I’m at Clinic Six. The room is full of people on sticks. They are on crutches, leaning against poles. They’ve arrived with helpers. Turned up on their invalid electric bikes, their automated wheelchairs, their machines for getting around. Rheumatology. Where the world is clearly worse than I imagined it to be. I check in and wait. Read my book. And I’m the only one. Everyone else stares into space.
The NHS Trust here has recently extended its ban on smoking to everywhere on the premises – wards, corridors, ante-rooms, porches, car parks, walkways, gardens, open spaces, under trees, below lamp posts, in the rain and the wind. Totally banned. The nearest place you can now light up is at least a mile and half from your hospital bed, out there beyond state control, in the place where the locals live.
Outside, next to the signs reminding all that cigarettes have no place in an establishment created for the improvement of health, are a line of dressing-gown clad loners. They all have lit cigarettes in their hands. Smoke drifts across the pathway. No Butts No Smoking. Clean Air Zone. No Smoking In This Area. CCTV In Operation. Enforcement here is clearly a problem. Oblivious the smokers stare before them in a distracted daze.
Back in rheumatology I get the full treatment. A thorough body inspection, joint testing, chest listening, pressing, pushing, bending or arms and legs. This is the kind of check-up that the GPs of old would have engaged in but now they no longer have the time. I describe the history of my polymyalgia, the symptoms and their duration, their severity, what I did and what I did next.
We talk about the diagnosis and the treatment I’ve received so far and its effectiveness. I mention the flare and the fact that this return to pain doesn’t seem to be moderating much. I’m advised to stay on 15 mgs prednisolone for at least another week before considering a change. The dosage taper I’d been following was probably too steep. Fear of Prednisolone is one thing but without it the PMR comes right on back. Stick to 15 mgs one day then try alternating that with 12.5. See how you get on.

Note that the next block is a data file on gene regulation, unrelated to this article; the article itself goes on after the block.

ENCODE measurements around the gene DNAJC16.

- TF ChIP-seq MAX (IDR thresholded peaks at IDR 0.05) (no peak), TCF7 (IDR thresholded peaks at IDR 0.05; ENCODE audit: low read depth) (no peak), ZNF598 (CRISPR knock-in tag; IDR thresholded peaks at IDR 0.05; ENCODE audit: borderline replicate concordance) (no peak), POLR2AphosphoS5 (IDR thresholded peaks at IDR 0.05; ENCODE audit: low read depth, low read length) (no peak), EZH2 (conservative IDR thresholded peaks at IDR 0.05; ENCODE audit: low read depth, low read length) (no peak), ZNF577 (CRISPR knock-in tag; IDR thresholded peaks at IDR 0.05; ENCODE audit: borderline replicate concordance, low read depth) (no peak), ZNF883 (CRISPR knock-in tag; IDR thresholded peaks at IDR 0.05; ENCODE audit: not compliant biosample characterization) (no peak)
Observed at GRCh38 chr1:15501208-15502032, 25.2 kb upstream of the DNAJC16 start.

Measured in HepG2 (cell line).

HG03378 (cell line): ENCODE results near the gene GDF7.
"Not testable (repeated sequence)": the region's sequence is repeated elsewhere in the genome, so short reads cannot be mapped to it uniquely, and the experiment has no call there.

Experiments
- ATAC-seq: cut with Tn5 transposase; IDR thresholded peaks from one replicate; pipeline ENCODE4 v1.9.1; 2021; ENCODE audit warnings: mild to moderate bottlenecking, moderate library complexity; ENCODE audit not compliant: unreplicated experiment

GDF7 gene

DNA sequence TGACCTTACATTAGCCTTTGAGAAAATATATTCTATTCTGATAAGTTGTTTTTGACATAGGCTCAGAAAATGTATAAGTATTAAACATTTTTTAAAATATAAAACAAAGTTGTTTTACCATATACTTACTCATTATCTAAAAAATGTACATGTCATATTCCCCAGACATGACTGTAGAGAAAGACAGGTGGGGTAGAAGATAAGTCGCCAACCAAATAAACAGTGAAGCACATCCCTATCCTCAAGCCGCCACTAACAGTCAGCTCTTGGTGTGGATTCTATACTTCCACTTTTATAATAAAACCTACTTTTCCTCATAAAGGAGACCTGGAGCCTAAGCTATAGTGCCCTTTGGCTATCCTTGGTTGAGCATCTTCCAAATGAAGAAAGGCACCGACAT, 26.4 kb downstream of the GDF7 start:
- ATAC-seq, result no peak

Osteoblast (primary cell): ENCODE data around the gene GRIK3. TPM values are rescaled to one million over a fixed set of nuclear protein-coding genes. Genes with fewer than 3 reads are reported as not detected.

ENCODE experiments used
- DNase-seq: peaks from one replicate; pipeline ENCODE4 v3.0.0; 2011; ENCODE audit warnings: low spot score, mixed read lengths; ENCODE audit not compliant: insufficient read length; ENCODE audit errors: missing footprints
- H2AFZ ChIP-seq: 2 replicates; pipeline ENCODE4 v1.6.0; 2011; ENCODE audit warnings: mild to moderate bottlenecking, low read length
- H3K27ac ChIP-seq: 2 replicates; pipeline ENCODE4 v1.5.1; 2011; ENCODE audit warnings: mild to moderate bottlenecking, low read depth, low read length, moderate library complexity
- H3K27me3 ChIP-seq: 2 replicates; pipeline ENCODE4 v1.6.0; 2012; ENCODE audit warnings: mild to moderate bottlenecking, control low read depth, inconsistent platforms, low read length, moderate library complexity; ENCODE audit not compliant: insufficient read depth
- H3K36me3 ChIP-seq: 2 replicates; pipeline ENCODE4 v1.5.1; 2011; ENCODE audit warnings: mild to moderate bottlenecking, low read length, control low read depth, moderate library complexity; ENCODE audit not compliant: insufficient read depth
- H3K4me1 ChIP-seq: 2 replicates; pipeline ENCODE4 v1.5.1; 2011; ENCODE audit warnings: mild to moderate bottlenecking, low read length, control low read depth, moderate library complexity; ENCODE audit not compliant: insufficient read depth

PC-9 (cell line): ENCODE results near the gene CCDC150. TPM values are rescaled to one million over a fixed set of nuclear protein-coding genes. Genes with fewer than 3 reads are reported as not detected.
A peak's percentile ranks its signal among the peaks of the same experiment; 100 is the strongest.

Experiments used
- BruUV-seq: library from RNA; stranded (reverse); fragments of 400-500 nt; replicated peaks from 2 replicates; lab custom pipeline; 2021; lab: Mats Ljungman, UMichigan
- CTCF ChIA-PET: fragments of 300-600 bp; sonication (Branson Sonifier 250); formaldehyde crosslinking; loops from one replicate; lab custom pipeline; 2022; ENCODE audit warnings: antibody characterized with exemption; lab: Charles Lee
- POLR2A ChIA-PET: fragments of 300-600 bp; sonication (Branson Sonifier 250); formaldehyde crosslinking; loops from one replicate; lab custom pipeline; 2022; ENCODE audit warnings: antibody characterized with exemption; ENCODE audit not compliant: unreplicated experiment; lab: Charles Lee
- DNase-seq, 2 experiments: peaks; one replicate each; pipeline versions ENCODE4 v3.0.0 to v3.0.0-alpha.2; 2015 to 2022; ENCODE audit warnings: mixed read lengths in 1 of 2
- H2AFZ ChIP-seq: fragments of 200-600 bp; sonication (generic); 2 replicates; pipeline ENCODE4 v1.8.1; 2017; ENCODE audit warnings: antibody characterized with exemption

However, we still need to run a few tests, the rheumatologist says. I’m given a pile of envelopes and request slips, nine of them, and sent out to the nurse. More tests than I knew were possible. X Ray, ECG, three different sorts of bloods, urine (again), bone density, stress, some other stuff. I set off among the corridors looking for Bloods, then ECG, the urine nurse, finally X Ray. This is no good, declares the receptionist, giving me a smile that would frighten horses. This request is undated. She waves my bit of paper in the air. You’ll have to take it back. I look. She’s right. No date. I go to fill it in myself. You can’t do that, shouts the receptionist. Only the consultant can. Right, fine. I exit, lean against the wall in the corridor, breathe in and out a few times, complete the date in biro using my left hand, and then return. Bumped into the consultant outside, I say, my lucky day.
The X-Ray takes 30 minutes. Shirt off, sat in a corridor full of blokes in vests accompanied by their track-suit wearing wives. I read my book again. No one else bothers.
When I get back to the rheumatologist she’s already got my ECG print-out and tells me that it looks pretty healthy. Your joints were fine too. For the other stuff I’ll have to wait. For the bone density and the stress test I’ll need to come back. We’ll see you again in a month. Right.
When it’s all done and I’m back out on the free streets where the whole world could well be in action smoking if they wanted to but aren’t I ask myself how I feel. Better. Worse. Reassured. The last mentioned, I guess. Talking about all this helps, having someone demystify its complexities and offer real practical advice in itself improves health. Back home the spinach leaves, the carrots, the lo-salt crackers and the calorieless sweets await. The fight against face inflation, back hump and round the middle flab continues. Any donut shops between here and there? Nope.